Findings of a political survey have indicated that Malawians want change in 2014, but should that not happen, the country will face worse things than experienced in Zimbabwe.

The survey was commissioned by Catholic Commission for Justice and Peace (CCJP) and National Democratic Institute (NDI).

The findings were disseminated on Wednesday in Lilongwe by Traci Cook of NDI and National Coordinator of CCJP Chris Chisoni.

The results say Malawians have a strong desire to vote in 2014, largely because they want change and to choose leaders who can bring development.

But the study has indicated that without the change people are looking for, most people are pessimistic about post-2014 Malawi.

“Without significant change, Malawi faces a dire future. Our nation will be the poorest of poor nations [in 2015].

“Every sector of the nation is going down, including agriculture. If things do not change, we will have a lot of problems.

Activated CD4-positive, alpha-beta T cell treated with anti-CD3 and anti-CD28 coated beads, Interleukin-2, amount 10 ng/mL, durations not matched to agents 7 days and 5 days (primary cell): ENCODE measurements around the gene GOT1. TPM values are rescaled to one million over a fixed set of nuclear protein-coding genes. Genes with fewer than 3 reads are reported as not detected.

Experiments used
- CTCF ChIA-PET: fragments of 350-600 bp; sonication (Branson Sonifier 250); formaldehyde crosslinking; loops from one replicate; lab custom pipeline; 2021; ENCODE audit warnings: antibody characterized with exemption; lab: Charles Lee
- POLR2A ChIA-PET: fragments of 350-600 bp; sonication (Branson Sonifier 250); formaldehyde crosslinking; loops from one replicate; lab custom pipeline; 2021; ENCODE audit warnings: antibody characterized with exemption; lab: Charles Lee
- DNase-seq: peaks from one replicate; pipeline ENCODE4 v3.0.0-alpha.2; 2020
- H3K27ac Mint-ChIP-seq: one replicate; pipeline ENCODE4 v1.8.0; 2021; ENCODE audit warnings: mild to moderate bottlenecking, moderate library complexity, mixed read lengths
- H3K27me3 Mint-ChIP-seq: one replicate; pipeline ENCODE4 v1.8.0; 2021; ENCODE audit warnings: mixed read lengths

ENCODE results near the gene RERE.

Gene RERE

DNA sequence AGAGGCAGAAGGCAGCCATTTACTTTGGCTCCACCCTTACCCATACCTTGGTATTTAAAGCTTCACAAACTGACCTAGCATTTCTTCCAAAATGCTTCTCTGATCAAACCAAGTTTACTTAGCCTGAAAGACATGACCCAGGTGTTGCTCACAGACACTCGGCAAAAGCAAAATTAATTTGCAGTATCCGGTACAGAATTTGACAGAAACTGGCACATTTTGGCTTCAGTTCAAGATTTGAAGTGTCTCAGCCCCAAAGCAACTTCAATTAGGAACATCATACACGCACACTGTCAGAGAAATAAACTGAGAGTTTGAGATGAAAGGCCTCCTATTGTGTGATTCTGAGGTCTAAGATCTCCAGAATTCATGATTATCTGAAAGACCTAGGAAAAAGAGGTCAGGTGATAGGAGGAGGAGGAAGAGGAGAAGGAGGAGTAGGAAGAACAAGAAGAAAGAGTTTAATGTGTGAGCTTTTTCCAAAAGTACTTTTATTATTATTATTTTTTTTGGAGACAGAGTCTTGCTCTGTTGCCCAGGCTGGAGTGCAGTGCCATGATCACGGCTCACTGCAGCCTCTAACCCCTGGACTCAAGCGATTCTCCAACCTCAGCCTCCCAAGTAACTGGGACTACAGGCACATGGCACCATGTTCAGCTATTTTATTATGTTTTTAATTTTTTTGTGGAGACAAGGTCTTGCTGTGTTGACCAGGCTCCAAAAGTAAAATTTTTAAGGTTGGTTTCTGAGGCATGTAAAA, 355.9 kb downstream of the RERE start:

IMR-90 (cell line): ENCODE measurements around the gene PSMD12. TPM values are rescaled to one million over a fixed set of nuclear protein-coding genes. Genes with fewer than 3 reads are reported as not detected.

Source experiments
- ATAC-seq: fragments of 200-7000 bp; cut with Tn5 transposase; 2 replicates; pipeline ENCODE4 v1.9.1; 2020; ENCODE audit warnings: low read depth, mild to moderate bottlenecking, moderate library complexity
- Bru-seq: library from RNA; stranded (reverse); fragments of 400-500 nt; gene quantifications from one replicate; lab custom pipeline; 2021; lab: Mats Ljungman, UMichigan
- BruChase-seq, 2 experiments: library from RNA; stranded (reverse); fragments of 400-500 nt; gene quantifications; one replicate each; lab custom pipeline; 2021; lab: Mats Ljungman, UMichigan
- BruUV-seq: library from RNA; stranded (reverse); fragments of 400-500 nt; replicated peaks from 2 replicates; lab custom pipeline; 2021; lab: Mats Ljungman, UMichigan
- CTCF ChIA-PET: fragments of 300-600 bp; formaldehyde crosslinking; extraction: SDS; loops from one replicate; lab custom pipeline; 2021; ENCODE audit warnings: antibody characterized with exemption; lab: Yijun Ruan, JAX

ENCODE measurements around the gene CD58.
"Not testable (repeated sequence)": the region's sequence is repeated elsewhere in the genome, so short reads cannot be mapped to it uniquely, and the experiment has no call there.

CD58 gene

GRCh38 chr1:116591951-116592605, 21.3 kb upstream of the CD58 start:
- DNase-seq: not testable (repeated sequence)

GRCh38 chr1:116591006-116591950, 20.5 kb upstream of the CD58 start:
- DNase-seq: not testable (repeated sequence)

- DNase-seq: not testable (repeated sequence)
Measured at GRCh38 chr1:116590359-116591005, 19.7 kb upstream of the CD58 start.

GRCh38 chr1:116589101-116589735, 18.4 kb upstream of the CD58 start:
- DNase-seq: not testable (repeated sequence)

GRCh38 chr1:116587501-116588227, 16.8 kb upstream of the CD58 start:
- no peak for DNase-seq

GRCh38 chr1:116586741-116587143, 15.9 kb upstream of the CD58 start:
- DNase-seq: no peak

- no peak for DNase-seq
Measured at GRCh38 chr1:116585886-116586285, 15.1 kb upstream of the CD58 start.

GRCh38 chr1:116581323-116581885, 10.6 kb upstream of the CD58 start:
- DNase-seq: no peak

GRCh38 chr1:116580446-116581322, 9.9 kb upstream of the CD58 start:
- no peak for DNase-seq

“We may experience problems like the ones experienced in Zimbabwe. It will be a good country if Malawians vote wisely in 2014,” read some of the highlights of the findings.

The study has also revealed that corruption has deepened its roots in rural areas.

“Vast majority say corruption is very much of a problem.

“Corruption has gone deep in our villages and nobody dares even to bring culprits to book.

[It is seen] in all facets of life: police are bribed to act favourably, chiefs are bribed to rule favourably and fertiliser subsidy programme is implemented corruptly,” reads a summary of the findings.

The survey, was which was carried out in November last year, involved 427 people in 34 focus group discussions in 19 districts picked from all regions of the country.

This research study on citizen participation in the governance process was initiated to gain insights as to the opportunities available for citizen participation in local governance systems and structures, the limiting factors for citizen participation in them, their perceptions on delivery of social services and how they look at their roles in the democratisation process.

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ZIMENE MUMAKONDA

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